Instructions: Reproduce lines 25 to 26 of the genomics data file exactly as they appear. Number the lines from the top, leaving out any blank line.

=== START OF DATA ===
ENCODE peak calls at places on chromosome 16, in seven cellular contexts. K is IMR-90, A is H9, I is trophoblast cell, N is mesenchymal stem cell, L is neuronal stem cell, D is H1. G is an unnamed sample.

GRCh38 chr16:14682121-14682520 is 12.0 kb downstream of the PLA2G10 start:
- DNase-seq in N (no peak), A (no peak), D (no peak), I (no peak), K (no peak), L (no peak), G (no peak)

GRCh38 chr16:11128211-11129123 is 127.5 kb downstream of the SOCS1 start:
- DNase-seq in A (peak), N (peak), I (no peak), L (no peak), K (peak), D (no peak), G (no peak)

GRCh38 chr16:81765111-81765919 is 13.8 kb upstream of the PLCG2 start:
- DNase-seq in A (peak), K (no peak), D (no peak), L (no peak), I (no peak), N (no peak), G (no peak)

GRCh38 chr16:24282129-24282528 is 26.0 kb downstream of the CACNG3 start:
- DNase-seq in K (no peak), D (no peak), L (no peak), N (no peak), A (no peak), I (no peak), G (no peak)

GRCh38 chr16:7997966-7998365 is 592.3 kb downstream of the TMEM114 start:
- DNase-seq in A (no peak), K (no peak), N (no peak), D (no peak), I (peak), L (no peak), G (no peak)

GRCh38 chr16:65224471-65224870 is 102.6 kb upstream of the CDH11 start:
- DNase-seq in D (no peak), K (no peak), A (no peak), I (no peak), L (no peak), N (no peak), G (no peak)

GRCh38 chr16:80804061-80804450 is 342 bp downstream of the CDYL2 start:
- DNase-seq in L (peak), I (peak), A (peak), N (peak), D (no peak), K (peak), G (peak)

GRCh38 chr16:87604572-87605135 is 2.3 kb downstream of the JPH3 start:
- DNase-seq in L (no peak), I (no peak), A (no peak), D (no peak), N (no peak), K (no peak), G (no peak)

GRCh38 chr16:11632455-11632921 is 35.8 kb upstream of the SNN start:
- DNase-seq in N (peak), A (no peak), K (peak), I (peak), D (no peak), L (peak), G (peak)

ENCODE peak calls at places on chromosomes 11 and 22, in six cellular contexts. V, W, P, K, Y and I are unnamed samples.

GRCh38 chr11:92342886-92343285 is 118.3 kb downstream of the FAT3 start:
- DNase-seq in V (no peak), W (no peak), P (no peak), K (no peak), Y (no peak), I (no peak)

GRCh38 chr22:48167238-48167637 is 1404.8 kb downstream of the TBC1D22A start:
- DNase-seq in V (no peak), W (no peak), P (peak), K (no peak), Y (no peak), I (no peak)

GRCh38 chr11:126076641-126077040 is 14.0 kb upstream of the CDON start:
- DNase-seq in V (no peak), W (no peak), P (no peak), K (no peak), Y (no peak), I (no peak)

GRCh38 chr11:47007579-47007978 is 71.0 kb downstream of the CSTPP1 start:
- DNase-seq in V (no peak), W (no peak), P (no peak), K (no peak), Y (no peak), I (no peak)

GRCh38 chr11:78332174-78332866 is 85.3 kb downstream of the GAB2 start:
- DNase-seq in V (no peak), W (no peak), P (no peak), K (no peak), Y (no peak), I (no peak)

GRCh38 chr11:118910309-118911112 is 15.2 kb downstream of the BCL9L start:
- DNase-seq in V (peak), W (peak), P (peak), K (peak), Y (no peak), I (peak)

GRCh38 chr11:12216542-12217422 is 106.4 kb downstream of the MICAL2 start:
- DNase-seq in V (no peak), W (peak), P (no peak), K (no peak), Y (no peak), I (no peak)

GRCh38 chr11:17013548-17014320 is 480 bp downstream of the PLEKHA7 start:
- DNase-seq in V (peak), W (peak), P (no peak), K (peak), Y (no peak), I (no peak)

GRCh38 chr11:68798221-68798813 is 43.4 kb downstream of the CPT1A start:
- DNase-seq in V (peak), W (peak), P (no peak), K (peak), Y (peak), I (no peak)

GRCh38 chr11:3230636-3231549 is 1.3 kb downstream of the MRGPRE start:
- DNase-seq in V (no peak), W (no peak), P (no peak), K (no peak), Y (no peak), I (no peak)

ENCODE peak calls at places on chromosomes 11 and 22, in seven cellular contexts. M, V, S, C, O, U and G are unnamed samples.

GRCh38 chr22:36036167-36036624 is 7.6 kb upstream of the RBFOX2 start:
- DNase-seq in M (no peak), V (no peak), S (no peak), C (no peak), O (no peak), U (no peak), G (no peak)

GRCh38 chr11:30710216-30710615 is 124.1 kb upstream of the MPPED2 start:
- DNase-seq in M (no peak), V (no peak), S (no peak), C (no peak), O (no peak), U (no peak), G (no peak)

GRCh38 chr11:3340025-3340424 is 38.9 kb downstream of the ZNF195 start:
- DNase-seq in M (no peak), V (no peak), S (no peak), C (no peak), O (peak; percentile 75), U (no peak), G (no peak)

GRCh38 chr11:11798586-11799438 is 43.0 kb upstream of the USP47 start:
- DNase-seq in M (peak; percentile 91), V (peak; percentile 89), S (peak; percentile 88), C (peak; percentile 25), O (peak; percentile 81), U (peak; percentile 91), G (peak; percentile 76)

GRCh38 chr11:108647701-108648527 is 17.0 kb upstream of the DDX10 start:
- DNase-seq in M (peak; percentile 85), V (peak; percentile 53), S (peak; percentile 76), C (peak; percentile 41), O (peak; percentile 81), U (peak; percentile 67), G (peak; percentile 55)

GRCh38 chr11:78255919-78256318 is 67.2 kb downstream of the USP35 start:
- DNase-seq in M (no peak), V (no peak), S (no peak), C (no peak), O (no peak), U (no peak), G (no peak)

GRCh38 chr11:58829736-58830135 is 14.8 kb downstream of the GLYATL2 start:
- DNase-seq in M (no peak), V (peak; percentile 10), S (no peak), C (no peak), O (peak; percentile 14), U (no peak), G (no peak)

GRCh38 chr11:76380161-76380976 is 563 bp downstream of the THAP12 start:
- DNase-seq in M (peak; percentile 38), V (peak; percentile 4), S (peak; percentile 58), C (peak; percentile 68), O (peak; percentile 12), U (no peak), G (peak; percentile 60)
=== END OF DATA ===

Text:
GRCh38 chr11:126076641-126077040 is 14.0 kb upstream of the CDON start:
- DNase-seq in V (no peak), W (no peak), P (no peak), K (no peak), Y (no peak), I (no peak)